Art rises from ashes

Heidi Kraak

Old pram wheels, drill bits, railway bolts and the internal rim of a meat mincer are just some of the items that have gone into the creation of a sculpture at Traralgon South.

While the materials may seem haphazard, each object has something in common. They were all relics salvaged from properties affected by the Black Saturday bushfires.

Cowwarr wire sculptor Jo Caminiti recently finished the sculpture, which began in early March, with a special dedication ceremony to take place in June.

The project began when Ms Caminiti was offered some scrap metal from a property affected by the Black Saturday fires for use in her own work.

However, with the support of the Callignee Hall committee, the Traralgon South and District Association, Men’s Shed and the state government, along with a grant from Regional Arts Victoria, the project grew to become a memorial sculpture located in the Callignee memorial garden.

Slowed by “the whole of Gippsland [going] up in fire” in early March, Ms Caminiti said it had taken a little while for the material to come in. In the end, there was more than enough scrap metal and other bits and pieces for her to work with.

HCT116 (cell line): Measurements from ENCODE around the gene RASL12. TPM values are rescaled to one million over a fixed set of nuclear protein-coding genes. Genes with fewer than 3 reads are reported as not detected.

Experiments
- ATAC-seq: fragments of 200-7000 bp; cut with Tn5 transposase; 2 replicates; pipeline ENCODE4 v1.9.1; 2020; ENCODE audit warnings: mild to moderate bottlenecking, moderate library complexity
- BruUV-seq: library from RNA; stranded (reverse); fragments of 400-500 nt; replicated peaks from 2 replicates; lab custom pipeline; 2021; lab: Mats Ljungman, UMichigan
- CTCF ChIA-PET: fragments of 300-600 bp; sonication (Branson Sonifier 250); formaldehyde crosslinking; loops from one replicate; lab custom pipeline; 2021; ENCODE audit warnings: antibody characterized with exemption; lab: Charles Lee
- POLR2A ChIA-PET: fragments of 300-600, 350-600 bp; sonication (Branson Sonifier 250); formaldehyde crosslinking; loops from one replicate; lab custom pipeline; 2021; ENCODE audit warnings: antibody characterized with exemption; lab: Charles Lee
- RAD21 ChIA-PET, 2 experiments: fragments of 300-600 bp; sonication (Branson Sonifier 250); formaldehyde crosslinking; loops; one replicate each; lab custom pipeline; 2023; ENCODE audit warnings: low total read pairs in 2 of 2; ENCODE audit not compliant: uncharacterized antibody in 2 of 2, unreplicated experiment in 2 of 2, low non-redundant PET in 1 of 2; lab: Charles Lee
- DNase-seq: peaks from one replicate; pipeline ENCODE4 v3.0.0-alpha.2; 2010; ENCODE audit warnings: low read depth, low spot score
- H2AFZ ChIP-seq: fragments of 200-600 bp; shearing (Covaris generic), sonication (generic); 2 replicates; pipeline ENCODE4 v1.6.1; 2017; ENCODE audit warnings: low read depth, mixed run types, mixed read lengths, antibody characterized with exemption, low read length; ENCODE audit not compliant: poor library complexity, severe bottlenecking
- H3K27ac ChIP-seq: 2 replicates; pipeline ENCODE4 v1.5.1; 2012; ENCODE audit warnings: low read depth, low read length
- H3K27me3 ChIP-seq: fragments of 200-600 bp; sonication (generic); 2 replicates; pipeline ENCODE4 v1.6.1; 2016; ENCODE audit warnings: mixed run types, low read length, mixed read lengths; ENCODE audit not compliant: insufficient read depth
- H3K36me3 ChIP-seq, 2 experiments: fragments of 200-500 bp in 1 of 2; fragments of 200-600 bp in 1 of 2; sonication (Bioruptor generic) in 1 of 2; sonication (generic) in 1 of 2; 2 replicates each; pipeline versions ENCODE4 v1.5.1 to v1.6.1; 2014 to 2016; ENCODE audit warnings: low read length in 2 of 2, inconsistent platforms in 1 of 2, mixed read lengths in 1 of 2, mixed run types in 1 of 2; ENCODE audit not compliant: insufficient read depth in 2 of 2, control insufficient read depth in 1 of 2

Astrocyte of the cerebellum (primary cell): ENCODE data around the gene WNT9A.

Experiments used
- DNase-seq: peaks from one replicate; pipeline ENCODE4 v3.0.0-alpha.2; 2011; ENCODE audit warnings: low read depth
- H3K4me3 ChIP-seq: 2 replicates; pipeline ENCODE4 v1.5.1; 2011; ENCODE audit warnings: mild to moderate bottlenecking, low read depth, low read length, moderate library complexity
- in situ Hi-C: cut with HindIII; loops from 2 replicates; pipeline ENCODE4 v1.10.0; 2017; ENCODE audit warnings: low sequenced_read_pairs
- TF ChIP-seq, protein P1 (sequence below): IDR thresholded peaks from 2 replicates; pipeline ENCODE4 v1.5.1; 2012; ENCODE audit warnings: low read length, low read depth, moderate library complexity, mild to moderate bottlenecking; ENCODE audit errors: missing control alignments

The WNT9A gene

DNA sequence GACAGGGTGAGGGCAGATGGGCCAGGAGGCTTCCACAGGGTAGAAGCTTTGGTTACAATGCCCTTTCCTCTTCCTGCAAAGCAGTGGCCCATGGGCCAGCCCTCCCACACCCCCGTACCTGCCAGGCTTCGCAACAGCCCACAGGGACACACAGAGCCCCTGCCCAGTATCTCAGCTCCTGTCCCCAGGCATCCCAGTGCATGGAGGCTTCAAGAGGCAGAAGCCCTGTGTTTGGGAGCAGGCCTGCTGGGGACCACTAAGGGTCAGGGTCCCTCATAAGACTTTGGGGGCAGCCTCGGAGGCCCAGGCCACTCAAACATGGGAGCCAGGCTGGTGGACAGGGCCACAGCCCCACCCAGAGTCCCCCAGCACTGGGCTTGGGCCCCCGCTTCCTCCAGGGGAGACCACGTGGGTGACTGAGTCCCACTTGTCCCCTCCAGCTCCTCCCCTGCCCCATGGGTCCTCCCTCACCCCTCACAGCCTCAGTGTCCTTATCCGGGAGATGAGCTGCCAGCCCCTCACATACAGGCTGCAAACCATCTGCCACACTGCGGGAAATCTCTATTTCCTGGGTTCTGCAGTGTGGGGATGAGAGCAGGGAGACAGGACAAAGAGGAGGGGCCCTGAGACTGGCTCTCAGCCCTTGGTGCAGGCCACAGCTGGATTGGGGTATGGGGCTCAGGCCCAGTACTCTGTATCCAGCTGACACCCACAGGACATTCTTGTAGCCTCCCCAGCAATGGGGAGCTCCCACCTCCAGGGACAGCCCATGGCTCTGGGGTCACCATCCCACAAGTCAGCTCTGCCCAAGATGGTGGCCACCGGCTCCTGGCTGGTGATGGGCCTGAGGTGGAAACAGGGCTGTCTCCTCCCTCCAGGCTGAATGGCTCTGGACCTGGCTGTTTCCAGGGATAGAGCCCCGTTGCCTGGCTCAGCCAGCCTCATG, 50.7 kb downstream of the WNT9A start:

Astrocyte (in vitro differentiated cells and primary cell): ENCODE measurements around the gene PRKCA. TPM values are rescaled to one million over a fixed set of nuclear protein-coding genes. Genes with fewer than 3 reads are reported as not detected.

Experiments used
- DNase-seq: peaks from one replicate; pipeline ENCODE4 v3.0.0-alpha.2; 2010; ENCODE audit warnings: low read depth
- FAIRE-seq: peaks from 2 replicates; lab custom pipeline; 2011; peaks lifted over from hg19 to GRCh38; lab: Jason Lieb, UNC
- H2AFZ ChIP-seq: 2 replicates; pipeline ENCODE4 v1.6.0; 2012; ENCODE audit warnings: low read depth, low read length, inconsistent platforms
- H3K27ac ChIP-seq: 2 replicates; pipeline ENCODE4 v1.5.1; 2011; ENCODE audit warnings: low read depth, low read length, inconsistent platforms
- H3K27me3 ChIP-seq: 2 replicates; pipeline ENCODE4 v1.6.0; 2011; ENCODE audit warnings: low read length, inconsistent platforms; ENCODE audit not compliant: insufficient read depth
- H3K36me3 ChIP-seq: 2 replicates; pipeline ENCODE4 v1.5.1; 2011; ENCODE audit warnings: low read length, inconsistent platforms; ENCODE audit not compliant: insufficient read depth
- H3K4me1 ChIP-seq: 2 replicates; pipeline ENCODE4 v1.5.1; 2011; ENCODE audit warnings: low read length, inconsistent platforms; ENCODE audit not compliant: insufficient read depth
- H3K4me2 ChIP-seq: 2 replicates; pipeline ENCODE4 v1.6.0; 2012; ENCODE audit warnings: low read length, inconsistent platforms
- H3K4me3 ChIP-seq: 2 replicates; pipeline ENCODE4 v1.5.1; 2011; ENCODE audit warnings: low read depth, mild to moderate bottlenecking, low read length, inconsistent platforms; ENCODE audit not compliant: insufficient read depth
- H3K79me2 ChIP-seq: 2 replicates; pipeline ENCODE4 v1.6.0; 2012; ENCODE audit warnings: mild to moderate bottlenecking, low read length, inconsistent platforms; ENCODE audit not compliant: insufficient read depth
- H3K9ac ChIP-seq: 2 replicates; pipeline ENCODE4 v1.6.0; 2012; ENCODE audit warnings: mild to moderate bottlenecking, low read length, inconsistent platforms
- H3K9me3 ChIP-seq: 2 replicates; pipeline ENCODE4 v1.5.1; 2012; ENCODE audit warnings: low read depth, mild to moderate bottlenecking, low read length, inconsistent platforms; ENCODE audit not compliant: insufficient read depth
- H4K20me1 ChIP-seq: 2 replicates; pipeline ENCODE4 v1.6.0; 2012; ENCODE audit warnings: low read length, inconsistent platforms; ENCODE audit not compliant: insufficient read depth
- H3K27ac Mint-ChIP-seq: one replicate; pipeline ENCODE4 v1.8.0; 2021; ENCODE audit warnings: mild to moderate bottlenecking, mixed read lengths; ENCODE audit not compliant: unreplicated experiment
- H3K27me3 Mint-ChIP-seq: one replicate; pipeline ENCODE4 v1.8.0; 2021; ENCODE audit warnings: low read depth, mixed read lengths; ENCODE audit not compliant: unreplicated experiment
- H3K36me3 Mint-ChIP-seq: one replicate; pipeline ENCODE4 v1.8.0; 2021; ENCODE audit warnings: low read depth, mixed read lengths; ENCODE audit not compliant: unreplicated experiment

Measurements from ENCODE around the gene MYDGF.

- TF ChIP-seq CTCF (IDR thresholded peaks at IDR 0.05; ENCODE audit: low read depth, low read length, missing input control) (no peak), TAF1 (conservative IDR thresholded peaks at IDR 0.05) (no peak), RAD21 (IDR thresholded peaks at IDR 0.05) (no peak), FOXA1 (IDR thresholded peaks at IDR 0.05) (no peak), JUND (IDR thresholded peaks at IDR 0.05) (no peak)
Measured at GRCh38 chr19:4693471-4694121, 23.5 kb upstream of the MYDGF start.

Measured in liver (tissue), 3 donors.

“I’ve really been working on it, I was at the shed a couple of times a week,” she said.

The crew at the Men’s Shed, where Ms Caminiti was working, were “an enormous help” and she described the process as a “big team effort”.

“There has been a lot of really lovely comments [about the sculpture],” she said.

“As an artist, I live in

Gippsland but I’m not part of that community – the people have entrusted me with their relics, with their memories, and I felt the responsibility to try and do that honour.”

Some of the donated materials not used in the sculpture were returned to their original owners, however, Ms Caminiti said the whole project, as it was titled, was about “letting go”.

“There was a whole variety of things in there … there were things that I know not what they are and I’d say ‘ooh that is interesting, I wonder what that was’,” she said.

“That as part of the fascination, I think.

“Most it was good chance for a clean out – it has been 10 years.”